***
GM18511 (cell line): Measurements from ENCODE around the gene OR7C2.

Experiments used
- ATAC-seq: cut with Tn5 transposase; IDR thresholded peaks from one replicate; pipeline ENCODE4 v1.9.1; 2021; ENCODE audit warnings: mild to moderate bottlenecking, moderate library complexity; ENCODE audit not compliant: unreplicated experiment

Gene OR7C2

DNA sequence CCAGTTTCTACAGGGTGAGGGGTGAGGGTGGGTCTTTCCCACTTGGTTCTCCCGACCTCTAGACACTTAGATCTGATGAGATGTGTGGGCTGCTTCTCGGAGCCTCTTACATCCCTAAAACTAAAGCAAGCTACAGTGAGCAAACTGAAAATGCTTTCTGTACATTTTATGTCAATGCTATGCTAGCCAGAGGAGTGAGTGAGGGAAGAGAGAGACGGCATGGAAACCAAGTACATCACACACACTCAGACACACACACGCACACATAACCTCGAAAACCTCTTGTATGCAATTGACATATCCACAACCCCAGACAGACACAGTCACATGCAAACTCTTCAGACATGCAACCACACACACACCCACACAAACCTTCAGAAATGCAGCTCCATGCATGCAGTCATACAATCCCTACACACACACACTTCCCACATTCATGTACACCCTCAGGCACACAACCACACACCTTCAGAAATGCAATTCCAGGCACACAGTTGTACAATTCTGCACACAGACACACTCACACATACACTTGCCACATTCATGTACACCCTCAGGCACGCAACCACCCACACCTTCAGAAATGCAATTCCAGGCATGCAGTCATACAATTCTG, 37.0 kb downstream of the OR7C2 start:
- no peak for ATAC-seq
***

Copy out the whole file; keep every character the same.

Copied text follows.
GM18511 (cell line): Measurements from ENCODE around the gene OR7C2.

Experiments used
- ATAC-seq: cut with Tn5 transposase; IDR thresholded peaks from one replicate; pipeline ENCODE4 v1.9.1; 2021; ENCODE audit warnings: mild to moderate bottlenecking, moderate library complexity; ENCODE audit not compliant: unreplicated experiment

Gene OR7C2

DNA sequence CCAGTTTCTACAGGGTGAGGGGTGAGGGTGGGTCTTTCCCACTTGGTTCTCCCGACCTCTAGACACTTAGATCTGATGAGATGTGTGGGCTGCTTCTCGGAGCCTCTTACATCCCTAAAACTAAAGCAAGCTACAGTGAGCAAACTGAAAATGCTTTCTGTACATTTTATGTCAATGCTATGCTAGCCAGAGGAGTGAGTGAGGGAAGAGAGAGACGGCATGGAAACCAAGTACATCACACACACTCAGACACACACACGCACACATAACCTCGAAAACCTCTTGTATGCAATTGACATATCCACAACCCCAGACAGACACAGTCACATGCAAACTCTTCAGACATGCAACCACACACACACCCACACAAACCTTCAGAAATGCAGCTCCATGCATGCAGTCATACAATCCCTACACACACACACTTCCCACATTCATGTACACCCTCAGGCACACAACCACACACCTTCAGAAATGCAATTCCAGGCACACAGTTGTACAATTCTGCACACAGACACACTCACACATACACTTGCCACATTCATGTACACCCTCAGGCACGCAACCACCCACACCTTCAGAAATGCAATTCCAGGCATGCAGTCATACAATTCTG, 37.0 kb downstream of the OR7C2 start:
- no peak for ATAC-seq